"Frida" chronicles the life Frida Kahlo shared unflinchingly and openly with Diego Rivera, as the young couple took the art world by storm. From her complex and enduring relationship with her mentor and husband to her illicit and controversial affair with Leon Trotsky, to her provocative and romantic entanglements with women, Frida Kahlo lived a bold and uncompromising life as a political, artistic, and sexual revolutionary.Written by
I watched this film for the first time, last night,and, it is one of the most beautiful films I have ever seen. There are shades of "Surviving Picasso" about it. Yet, this movie transcends the Picasso film on a number of levels. Where "Surviving Picasso" is all about Anthony Hopkins masterful performance, "Frida" has a chemistry between its leading actors that you just don't see enough of in modern cinema. Yes, Salma Hayek inhabits the character of Frida and makes it entirely her own. But Alfred Molina's portrayal of her overweight, philandering husband really brings this movie to life. History is important to this movie also. Although removed from the turbulent events dominating European politics in the 1930s, Mexico embraces the ideology that will soon tear Europe apart and reflects that ideology in its art. Diego Rivera, as portrayed by Molina, is certainly a greater lover of women and painting than he is of political ideology, but the fact that he plays host to the exiled Trotsky shows that he is willing to put himself in harms way for the sake of his political principles. Trotsky is played charmingly by Geoffery Rush and his introduction to the story sends Diego and Frida's marriage to another level. This movie never fails to surprise you and if you have not seen it yet, you should.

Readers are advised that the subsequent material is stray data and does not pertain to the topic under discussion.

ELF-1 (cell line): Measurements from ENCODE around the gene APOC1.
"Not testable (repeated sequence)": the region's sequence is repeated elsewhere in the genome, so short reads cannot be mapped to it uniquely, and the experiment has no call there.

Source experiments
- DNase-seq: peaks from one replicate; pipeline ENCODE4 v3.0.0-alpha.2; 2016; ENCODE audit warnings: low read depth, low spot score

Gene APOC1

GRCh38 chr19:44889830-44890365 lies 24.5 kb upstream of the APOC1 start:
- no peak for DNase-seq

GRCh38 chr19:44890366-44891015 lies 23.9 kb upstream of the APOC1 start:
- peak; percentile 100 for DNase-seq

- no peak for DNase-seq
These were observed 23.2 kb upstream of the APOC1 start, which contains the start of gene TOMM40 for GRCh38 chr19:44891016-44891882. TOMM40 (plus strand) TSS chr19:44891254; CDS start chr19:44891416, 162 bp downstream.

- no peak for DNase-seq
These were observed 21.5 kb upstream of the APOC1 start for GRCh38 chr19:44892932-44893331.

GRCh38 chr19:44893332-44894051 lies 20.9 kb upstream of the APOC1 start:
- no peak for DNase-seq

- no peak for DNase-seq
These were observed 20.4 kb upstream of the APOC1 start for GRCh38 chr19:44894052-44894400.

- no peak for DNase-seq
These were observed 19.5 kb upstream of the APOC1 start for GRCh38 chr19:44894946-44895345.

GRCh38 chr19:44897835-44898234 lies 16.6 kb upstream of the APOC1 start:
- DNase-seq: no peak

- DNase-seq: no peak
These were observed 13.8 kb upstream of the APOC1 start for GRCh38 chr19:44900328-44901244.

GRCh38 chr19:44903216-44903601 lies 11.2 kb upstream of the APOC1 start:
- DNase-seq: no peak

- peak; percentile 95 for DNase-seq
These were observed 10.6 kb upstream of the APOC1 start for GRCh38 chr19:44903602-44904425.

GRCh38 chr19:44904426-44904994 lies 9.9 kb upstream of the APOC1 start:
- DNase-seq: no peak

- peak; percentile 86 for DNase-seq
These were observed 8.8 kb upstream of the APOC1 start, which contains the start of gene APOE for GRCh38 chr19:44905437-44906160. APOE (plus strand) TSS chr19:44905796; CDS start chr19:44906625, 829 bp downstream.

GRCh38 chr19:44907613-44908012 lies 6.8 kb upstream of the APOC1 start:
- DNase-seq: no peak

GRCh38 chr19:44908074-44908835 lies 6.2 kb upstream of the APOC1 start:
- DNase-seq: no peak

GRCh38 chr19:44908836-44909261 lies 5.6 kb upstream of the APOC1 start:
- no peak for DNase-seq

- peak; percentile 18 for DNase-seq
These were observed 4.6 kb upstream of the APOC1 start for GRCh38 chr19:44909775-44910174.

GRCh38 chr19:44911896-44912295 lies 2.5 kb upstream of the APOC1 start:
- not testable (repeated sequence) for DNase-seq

4 of 4 people found this review helpful.
Was this review helpful to you?
| Report this